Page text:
On Dec. 13, President Barack Obama signed the 21st Century Cures Act into law, after the bill received wide bipartisan support in Congress.
The sprawling legislation addresses the opioid epidemic, mental health research and genetic medicine. It also includes the “cancer moonshot” initiative for new cancer therapies — which Vice President Joe Biden proposed after his son Beau Biden died of cancer last year. But not everything about the law is a salve for health experts, some of whom have raised concerns about the interests it represents.
“There are more than 1,400 registered lobbyists on this bill, representing more than 400 different organizations,” says Sydney Lupkin, who wrote about the act for Kaiser Health News. She adds that the lobbying organizations are diverse — from pharmaceutical and device companies to universities, hospitals, patient groups and advocacy groups.
One of the law’s big changes is to inject more flexibility into the Food and Drug Administration’s drug- and device-approval process, in some cases allowing other types of evidence to stand in for expensive, time-consuming clinical trials. Patient advocates say the new standards could get lifesaving new treatments to patients more quickly, but critics worry that looser regulations will endanger patients with unsafe or ineffective measures.
“If there's a drug that's already been approved and you want to get an additional use approved for it, [the bill] allows something called ‘real-world evidence,’” Lupkin says, “which is anecdotal evidence, research from observational trials, insurance claims data — things that are different from the traditional phase one, two and three clinical trials, which are very expensive.”
“So this could stand to save the pharmaceutical companies and device companies money. Critics say that this also opens the door to unsafe approval.”
John LaMattina, the former head of Pfizer research and development who now writes about the pharmaceutical industry for Forbes, isn’t convinced the measure is a neat win for drug companies and device makers, either. Citing the example of solanezumab — an Alzheimer’s drug made by the company Eli Lilly, which recently failed in phase three clinical trials — LaMattina adds that the new standards may even have drawbacks for manufacturers.
“If more lenient rules were put into play … that drug might have been approved a few years ago based on early clinical trials which were very favorable, early safety studies that were very favorable, and some trends toward impressive efficacy,” LaMattina says.
"Now picture being on a drug for three years and having the long-term studies come back saying, ‘Well, never mind, doesn’t work, it’s like a placebo.’ Patients would be upset. Payers would be upset that they were paying for something that's ineffective,” he says.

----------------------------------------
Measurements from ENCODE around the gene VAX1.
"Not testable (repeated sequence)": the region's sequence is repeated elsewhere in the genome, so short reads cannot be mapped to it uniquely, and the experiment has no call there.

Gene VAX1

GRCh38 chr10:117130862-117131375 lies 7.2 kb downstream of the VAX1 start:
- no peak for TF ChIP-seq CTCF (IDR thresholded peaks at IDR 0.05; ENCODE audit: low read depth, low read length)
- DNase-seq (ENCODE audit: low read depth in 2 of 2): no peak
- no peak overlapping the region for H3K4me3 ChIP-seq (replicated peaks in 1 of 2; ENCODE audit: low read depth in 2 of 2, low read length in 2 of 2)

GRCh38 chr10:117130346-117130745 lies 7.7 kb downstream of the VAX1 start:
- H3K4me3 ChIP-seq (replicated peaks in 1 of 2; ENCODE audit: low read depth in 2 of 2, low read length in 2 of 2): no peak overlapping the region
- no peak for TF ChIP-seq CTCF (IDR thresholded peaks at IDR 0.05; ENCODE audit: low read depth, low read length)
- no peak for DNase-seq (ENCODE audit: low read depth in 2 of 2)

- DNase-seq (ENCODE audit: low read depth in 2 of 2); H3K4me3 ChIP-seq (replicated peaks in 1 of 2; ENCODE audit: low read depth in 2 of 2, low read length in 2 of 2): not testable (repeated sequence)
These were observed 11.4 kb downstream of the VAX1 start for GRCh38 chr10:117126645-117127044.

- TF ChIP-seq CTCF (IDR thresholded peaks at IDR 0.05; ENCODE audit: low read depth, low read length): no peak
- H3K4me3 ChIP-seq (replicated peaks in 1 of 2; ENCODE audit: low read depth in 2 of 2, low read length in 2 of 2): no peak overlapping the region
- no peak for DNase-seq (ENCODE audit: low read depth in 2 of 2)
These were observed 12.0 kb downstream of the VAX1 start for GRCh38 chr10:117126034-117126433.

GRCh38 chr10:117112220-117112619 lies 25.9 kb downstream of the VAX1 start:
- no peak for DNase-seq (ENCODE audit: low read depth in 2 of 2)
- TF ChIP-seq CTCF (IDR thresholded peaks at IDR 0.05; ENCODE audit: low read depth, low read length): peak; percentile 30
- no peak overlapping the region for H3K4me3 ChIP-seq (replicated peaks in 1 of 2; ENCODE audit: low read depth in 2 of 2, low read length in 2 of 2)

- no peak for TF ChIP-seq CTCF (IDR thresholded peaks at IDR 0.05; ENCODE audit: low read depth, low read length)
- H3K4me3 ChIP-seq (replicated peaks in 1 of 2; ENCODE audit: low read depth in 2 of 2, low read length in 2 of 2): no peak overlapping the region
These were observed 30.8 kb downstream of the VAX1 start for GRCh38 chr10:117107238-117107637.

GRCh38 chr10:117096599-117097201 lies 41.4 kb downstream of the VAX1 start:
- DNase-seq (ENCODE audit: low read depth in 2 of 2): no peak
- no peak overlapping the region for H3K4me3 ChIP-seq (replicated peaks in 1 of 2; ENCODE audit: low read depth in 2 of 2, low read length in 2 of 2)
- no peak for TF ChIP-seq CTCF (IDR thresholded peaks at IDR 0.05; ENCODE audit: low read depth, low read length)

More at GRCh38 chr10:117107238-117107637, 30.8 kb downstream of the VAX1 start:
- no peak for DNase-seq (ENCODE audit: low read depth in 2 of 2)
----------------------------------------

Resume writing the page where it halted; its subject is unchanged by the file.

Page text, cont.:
Critics also say that despite its wide net, the legislation does little to alleviate the rising cost of drugs.
Before the bill passed the House vote, several groups wrote, “‘you know, this is going to be a lot of things that the pharmaceutical companies like,’” Lupkin says. “It’s going to save them money, but where are the price controls?”
But according to LaMattina, the clearest way to lower drug prices doesn’t require action on the 21st Century Cures Act. Instead, he points to the FDA's hefty backlog of drugs waiting for approval — a list which he says numbers in the hundreds, just for generics.
“There's a backlog at the FDA for generic drug approvals [that’s] at about four years right now,” LaMattina says. The solution? Filling workforce openings to clear the backlog and get more drugs on the market.
“All of those approvals will lead to competition and much, much cheaper drugs,” he reasons. “All Trump has to do is authorize the FDA to hire more people and get this backlog down a year or two, and you’d see the prices of these drugs — which should be very cheap — come way down.”
Despite the law’s controversial aspects, LaMattina and Lupkin say another of its provisions — $5 billion in annual funding for the National Institutes of Health, the nation’s biomedical research agency — will likely be a good thing. Lupkin explains that the money will fund the cancer moonshot, as well as genetics and brain research initiatives.
“That's one of the reasons that hospitals and universities seem to be lobbying in favor of this bill,” Lupkin says, “even as some of them had people — doctors on their payroll — writing in medical journals that actually, the FDA changes in this bill could open the door to these unsafe approvals.”
The downside to the new funding? Lupkin points out that the NIH’s $5 billion will need to be appropriated each year. And as LaMattina adds, the agency could always use more of it.
That sum represents "a lot of money,” he says, noting, “They can use five times that amount, 10 times that amount.”